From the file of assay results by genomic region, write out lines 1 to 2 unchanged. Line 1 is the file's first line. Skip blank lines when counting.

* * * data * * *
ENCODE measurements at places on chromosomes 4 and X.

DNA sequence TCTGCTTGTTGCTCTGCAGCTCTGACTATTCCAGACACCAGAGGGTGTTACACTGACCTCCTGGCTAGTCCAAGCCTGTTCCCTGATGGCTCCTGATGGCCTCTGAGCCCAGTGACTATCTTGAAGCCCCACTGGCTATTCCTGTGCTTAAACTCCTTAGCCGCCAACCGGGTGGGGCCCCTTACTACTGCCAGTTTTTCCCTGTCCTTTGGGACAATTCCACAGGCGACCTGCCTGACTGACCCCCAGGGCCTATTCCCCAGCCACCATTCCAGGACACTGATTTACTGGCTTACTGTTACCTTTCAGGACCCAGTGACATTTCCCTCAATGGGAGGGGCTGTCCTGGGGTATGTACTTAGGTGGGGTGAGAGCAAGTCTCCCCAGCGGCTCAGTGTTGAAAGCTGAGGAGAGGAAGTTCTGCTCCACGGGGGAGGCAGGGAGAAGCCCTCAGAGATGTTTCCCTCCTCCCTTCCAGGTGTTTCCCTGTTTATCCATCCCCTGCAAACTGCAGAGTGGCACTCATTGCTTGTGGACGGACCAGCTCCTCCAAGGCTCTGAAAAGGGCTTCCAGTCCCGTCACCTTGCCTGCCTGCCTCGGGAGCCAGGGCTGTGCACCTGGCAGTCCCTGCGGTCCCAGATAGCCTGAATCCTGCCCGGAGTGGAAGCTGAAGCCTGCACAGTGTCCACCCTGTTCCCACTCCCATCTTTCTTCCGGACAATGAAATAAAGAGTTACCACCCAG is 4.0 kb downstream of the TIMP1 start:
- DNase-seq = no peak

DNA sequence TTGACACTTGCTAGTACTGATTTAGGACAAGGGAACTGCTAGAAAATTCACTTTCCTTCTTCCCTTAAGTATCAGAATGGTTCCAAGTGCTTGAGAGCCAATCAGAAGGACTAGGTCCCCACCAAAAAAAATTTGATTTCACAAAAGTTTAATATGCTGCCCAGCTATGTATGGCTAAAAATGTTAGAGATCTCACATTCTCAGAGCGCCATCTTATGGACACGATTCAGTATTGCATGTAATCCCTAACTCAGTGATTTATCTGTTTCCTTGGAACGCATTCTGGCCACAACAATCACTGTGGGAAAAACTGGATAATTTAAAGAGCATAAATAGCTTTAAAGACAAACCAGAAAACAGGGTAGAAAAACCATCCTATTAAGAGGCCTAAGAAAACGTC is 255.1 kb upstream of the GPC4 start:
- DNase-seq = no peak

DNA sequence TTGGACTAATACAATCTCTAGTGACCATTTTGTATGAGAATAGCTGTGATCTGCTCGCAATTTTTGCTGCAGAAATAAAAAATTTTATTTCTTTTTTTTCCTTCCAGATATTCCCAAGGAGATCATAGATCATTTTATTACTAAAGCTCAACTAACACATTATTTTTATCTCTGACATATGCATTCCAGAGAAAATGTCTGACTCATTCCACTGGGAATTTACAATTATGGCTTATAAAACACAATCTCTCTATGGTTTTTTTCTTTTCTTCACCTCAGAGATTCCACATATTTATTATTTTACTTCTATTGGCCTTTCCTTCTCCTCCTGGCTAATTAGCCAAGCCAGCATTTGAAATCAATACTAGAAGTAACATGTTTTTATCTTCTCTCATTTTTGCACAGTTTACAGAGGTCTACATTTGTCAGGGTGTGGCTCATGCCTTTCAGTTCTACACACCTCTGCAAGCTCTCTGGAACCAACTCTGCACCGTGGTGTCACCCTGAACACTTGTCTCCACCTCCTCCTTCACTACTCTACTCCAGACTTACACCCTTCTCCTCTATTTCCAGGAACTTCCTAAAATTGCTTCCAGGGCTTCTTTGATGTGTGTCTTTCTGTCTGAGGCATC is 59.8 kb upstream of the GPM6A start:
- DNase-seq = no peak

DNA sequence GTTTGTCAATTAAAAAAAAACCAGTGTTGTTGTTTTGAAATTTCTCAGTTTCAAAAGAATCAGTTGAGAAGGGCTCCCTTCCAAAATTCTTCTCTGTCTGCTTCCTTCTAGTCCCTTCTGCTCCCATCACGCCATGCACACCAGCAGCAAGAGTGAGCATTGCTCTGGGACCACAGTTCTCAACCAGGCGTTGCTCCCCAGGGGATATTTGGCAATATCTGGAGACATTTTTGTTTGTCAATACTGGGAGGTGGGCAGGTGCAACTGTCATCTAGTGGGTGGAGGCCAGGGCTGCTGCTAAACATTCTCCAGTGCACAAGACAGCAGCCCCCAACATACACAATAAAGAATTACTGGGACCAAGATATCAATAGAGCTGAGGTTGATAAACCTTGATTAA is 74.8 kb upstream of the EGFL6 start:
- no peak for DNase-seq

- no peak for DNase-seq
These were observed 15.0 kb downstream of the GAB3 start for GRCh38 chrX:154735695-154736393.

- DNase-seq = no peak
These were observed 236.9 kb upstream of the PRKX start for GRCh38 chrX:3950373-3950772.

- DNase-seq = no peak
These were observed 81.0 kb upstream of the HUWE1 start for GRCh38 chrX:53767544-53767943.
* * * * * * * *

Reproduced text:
ENCODE measurements at places on chromosomes 4 and X.

DNA sequence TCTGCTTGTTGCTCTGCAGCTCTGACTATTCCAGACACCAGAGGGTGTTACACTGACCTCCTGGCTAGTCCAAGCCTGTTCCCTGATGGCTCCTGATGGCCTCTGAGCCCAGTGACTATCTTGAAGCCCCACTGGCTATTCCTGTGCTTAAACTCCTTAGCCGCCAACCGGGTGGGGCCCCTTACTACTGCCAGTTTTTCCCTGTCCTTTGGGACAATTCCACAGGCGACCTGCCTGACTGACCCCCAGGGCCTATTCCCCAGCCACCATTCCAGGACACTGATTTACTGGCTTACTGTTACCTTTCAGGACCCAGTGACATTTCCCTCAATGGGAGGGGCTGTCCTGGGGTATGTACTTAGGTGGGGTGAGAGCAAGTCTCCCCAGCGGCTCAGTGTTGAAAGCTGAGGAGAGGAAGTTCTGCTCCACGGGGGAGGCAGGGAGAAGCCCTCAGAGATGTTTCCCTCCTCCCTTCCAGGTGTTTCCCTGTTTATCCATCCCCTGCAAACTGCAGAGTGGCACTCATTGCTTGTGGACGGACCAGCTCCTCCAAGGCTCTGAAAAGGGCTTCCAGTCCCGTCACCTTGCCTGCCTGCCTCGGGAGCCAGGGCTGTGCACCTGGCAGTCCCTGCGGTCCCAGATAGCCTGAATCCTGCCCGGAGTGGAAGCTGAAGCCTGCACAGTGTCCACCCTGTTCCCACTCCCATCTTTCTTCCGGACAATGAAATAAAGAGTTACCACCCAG is 4.0 kb downstream of the TIMP1 start: